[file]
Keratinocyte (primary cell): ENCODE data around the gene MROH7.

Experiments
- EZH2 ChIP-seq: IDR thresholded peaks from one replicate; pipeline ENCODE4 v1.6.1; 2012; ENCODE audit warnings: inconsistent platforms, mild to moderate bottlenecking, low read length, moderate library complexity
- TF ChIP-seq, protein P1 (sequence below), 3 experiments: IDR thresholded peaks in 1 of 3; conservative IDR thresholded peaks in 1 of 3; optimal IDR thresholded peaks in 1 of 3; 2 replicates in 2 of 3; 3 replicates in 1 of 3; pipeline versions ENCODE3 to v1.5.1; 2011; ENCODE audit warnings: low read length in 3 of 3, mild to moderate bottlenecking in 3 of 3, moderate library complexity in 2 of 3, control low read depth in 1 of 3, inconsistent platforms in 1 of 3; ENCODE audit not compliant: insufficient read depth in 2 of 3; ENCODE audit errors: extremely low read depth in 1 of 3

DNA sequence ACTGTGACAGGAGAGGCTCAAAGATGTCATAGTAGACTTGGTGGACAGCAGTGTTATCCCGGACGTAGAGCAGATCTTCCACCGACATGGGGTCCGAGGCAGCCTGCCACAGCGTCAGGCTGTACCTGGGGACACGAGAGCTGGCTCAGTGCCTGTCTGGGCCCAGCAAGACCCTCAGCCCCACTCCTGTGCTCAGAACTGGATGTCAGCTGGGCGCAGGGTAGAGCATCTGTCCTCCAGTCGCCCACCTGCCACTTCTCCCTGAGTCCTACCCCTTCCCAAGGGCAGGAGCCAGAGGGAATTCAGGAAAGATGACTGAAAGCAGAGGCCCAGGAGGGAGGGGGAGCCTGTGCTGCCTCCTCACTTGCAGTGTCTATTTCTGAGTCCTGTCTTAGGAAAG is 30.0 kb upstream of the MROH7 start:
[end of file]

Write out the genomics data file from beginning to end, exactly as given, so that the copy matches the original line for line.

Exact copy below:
Keratinocyte (primary cell): ENCODE data around the gene MROH7.

Experiments
- EZH2 ChIP-seq: IDR thresholded peaks from one replicate; pipeline ENCODE4 v1.6.1; 2012; ENCODE audit warnings: inconsistent platforms, mild to moderate bottlenecking, low read length, moderate library complexity
- TF ChIP-seq, protein P1 (sequence below), 3 experiments: IDR thresholded peaks in 1 of 3; conservative IDR thresholded peaks in 1 of 3; optimal IDR thresholded peaks in 1 of 3; 2 replicates in 2 of 3; 3 replicates in 1 of 3; pipeline versions ENCODE3 to v1.5.1; 2011; ENCODE audit warnings: low read length in 3 of 3, mild to moderate bottlenecking in 3 of 3, moderate library complexity in 2 of 3, control low read depth in 1 of 3, inconsistent platforms in 1 of 3; ENCODE audit not compliant: insufficient read depth in 2 of 3; ENCODE audit errors: extremely low read depth in 1 of 3

DNA sequence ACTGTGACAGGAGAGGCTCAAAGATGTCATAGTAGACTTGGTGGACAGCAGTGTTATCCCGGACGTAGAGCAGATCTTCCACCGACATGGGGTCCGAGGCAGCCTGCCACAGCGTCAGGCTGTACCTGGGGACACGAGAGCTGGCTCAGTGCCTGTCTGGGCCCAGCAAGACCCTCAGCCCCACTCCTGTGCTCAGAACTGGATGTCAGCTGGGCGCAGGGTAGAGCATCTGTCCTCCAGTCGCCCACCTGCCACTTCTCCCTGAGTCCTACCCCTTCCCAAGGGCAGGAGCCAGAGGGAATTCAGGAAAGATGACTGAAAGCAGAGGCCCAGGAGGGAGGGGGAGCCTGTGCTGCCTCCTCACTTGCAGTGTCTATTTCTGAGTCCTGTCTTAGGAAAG is 30.0 kb upstream of the MROH7 start: